Ah, the days of my youth... like the scent of fresh lemons, yousee.
Do you remember when games came with informative, colorful manuals?
Of course you don't, you whippersnapper! You were not even in the belly of your mother during the golden age of gaming. We were fortunate and behaved younglings. Went to church everyday. Had absolute respect for the elders. Fought in the great lemon war to protect our freedom. That was me as a wee lad, oh yes it was.
Nowadays kids don't appreciate their lemons. They don't respect their """old""" man. They only go to church on Sundays. I tell you, this generation is spoiled rotten! All they care about is their greasy hair and "rock" music, and they spend all day playing those newfangled electronic games!
Oh, that is right. Video games. That's what I was talking about, right? My memory is failing me, I tell you!
Young' uns, this is a manual. It taught you how to play the game. Unlike the hand-holding games of today, if you wanted instructions on how to play it, you went to the internet. Or you read the game manual. Either way, you were forced to READ, which is healthy for your spine!
The Super Mario World manual had detailed instructions on every action you could do with every item, with nice illustrations to boot. It also had the game's story and even a map with descriptions of the stages.
Of course, being the first video game ever made, Super Mario World's manual was rough around the edges. It was cool, but was it hip? Not hip like fedoras, it wasn't.
So, the next game manuals took it to the next level. They had trivia. More backstory. Tips and tricks. Some of them even had comics to appeal to our young minds, thanks to the popularity of that animated mouse, Donald.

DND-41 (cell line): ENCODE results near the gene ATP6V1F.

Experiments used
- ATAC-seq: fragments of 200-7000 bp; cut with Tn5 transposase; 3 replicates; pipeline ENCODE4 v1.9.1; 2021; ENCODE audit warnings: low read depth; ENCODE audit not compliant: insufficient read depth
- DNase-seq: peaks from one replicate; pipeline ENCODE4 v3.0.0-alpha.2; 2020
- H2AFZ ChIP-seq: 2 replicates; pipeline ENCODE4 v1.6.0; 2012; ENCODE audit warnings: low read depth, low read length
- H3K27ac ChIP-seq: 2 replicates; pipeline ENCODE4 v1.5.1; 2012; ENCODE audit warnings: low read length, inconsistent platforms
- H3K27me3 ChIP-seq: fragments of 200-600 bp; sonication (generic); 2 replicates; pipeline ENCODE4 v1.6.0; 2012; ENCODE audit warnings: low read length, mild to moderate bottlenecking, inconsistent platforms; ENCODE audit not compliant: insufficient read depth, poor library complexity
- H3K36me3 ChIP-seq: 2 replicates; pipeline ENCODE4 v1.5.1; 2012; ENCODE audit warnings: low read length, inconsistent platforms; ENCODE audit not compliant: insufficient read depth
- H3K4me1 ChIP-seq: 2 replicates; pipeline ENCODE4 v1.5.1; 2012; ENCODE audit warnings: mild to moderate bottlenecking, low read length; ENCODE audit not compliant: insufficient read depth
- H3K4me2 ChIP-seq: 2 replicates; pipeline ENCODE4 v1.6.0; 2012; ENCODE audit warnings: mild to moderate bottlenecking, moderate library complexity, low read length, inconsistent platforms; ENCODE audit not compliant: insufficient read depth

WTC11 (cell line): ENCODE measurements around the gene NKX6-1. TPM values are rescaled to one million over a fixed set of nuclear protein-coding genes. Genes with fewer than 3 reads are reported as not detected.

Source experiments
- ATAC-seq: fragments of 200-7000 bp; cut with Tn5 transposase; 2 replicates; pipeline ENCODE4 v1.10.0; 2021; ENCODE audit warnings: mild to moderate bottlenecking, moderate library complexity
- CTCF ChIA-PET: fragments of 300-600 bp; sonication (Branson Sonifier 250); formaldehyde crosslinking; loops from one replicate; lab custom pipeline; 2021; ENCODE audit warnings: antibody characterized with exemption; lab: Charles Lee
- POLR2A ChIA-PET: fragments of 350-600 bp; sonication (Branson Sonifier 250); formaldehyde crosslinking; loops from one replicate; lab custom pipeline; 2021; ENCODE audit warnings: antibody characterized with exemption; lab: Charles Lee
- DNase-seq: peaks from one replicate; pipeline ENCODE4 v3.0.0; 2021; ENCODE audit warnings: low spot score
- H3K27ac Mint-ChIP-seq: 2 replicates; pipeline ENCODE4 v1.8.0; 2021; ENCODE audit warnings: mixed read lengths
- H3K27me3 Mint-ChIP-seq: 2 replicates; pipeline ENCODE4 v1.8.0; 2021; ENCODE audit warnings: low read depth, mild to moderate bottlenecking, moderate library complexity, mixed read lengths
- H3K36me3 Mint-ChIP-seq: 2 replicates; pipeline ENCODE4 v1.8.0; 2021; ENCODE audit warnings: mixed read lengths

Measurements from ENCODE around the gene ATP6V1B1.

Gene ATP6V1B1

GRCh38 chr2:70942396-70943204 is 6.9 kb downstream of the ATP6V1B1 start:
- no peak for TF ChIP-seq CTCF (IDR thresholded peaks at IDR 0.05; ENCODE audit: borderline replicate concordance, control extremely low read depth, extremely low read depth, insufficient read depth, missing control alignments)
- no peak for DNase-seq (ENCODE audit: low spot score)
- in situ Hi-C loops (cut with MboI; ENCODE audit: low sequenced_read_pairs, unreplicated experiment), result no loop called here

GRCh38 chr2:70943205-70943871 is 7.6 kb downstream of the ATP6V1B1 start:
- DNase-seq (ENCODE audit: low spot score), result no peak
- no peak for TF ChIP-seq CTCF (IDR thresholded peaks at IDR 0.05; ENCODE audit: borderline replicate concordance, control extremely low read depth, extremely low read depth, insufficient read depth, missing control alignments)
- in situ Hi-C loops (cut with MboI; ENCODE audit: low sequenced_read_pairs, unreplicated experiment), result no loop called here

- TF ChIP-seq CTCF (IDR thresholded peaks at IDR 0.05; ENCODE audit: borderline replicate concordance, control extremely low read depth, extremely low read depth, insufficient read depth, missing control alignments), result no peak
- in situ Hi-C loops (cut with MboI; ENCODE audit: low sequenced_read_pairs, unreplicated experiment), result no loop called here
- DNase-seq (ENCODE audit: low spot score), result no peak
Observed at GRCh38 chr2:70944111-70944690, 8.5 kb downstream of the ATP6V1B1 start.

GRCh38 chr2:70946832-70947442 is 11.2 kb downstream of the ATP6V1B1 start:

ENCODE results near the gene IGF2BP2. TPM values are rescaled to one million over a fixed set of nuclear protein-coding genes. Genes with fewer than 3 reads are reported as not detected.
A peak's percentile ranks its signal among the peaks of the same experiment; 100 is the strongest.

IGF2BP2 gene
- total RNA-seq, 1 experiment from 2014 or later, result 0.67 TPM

In short, those manuals were the real deal. One of my favorites is LEGO Island's manual.
It was good. Great, even. But as an old man of experience, I knew they could get better. That was when PC games came and ushered us into a new golden age.
Just... just look at this beauty:
Those manuals were extensive. They basically gave you any information you could ever hope for and more. You could really get lost just reading all the backstory contained in those pages. For some games like RPGs, it was almost essential to read the manual to really understand how the game mechanics worked. If anything, there were perfect for a quick reference.
But now, look at the manual of one of the latest releases:
Grey. Boring. Like these new "movies" thing the kids keep talking about. Where's the ART? Where's the BEAUTY? Where's my heart pi- HNNNNNNG...
*pant* Oh. *pant* That was close. It's a good thing I don't actually exist or else I'd be dead.
Anyway, my point is: I miss the good old days. In my time, manuals were made with love. They were big, colorful. And the players read it with love. But nowadays manuals are tiny, frail things.
Okay, maybe games like Mario don't really need a manual. Everybody knows how to play Mario. Don't they teach that in elementary school like they used to? But games like RPGs, where manuals could truly shine, don't receive the adequate treatment. It would be handy to have a quick reference sheet to check the attributes of a class, the evolution of a Digimon, but we don't even get THAT. It's an abuse!
What was that you just said? Iron Hare? Huh? Oh, you "don't care"? Aaaaaarrrrghh you damned youngsters! You don't understand what it's like to love! Why can't you understand the concept of love? Is there no end to the madness? You are spoiled brats that have no respect for tradition! In my day, all we had to eat was rotten lemons AND WE LIKED IT!
I've about had it with you, GET OFF MY DAMN LAWN!
It's okay. I prefer to be left alone anyway. And I will always have my old manuals to keep me company. As long as I have my dearest manual of all time, I will be happy...